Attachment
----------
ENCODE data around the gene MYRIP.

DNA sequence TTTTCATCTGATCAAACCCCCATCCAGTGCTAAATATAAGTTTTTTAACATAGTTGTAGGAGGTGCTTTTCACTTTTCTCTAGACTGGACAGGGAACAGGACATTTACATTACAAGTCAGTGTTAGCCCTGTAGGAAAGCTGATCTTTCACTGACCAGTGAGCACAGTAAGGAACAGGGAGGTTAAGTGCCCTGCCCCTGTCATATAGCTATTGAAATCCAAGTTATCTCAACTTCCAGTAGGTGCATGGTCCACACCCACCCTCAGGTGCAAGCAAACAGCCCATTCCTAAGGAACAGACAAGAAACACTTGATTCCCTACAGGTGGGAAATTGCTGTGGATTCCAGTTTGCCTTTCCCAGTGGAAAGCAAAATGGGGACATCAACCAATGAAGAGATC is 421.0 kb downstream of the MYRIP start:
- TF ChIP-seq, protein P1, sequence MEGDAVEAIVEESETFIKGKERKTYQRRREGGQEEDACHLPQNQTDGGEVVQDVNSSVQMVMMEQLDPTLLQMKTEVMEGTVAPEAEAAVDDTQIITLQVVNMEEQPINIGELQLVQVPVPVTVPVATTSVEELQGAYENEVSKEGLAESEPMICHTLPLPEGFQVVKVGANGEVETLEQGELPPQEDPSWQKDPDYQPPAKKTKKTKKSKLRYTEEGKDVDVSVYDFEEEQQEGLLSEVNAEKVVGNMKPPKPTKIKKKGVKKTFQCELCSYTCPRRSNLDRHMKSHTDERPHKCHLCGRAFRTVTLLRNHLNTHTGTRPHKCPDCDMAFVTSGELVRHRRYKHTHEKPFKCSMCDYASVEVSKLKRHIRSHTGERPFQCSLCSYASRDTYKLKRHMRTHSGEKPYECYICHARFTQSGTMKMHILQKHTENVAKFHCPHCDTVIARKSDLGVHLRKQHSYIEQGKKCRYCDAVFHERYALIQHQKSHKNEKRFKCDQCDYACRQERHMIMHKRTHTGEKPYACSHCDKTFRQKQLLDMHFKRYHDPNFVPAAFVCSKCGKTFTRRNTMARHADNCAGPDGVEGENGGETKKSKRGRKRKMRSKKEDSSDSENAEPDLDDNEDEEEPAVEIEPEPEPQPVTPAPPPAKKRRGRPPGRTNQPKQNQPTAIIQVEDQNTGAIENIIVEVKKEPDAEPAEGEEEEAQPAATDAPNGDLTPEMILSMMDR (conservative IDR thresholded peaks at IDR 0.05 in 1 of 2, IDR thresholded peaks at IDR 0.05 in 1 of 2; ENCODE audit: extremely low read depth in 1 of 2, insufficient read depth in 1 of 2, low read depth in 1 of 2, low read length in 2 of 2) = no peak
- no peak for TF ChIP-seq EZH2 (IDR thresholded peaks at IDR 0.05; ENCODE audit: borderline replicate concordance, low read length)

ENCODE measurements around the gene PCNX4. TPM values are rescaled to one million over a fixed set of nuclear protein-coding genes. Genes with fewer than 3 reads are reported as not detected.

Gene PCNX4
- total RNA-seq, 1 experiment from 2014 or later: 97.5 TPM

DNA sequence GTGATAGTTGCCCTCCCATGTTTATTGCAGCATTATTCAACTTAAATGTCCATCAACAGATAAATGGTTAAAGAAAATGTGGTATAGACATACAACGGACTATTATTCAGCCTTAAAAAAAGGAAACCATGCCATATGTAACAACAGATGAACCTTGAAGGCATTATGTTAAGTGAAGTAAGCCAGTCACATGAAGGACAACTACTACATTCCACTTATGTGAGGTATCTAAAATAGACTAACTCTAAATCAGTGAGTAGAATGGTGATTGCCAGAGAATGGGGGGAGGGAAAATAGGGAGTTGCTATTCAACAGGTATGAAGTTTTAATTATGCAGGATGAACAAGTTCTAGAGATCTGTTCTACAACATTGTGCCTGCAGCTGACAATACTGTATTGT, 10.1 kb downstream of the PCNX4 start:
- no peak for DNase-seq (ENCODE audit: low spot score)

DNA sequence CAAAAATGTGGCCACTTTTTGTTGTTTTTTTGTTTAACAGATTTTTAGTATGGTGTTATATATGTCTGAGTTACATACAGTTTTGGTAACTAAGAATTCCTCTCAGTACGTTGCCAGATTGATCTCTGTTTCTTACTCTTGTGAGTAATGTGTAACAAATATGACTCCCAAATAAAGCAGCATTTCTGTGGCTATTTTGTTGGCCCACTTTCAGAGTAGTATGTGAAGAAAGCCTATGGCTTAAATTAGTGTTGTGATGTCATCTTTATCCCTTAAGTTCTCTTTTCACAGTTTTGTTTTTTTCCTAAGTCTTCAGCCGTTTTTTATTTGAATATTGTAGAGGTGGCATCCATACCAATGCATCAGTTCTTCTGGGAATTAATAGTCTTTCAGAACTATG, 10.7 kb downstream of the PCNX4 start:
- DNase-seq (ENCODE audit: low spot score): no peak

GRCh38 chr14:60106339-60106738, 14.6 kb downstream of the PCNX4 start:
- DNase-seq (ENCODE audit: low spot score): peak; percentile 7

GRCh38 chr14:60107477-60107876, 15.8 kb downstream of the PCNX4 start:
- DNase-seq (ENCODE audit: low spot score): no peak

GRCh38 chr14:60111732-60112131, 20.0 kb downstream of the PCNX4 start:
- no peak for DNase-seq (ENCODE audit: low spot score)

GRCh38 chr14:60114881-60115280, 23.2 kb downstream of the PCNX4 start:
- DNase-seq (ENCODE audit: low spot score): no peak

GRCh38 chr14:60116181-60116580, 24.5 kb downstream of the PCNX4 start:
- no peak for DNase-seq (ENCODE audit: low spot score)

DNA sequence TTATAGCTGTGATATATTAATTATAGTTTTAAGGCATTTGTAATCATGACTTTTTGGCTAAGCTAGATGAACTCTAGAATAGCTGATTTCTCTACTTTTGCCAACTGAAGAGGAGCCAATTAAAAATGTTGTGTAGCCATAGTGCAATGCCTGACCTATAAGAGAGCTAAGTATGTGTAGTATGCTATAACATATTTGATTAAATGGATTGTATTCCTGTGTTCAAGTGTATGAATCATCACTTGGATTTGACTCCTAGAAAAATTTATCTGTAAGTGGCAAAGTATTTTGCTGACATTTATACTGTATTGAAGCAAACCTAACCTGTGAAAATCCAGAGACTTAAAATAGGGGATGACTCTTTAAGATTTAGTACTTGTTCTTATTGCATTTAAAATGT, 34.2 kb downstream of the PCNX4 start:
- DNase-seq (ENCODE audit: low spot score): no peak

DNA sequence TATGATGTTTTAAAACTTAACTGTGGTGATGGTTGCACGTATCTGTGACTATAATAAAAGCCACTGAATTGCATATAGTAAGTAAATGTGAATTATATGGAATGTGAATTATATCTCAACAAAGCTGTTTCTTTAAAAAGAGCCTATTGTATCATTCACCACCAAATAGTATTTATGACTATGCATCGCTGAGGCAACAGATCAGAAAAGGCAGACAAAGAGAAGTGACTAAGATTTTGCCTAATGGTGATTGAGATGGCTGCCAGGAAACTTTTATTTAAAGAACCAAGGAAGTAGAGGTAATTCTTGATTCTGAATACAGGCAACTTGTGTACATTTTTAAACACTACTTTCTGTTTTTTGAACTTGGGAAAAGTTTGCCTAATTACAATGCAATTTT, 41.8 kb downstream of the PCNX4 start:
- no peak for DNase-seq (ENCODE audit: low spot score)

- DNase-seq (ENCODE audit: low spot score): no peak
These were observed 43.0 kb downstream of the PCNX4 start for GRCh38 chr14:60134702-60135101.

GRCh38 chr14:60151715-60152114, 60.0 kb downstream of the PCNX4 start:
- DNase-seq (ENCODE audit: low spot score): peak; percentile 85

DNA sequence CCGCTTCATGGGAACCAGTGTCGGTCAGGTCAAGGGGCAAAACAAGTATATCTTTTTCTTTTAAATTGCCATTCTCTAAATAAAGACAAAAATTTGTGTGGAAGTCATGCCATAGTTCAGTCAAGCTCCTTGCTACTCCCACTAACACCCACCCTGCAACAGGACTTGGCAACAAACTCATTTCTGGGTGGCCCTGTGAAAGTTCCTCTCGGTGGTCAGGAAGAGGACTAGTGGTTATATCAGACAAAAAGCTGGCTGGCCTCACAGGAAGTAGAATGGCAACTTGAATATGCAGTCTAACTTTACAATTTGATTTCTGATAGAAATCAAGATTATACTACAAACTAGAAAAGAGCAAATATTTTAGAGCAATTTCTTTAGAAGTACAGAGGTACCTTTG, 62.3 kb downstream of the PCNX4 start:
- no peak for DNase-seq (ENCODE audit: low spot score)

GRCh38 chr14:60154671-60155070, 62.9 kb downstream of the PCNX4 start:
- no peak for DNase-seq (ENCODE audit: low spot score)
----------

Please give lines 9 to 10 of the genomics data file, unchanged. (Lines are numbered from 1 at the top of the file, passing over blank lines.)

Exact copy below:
- no peak for DNase-seq (ENCODE audit: low spot score)

DNA sequence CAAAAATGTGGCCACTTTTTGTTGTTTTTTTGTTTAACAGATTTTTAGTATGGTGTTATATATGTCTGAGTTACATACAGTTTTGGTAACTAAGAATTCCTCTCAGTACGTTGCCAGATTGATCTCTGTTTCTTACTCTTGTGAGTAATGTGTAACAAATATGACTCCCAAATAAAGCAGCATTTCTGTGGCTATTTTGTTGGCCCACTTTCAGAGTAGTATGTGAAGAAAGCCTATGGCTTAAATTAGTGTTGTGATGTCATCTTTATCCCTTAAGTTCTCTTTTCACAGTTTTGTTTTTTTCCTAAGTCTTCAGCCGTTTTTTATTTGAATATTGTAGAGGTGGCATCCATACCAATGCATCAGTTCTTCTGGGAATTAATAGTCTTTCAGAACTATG, 10.7 kb downstream of the PCNX4 start: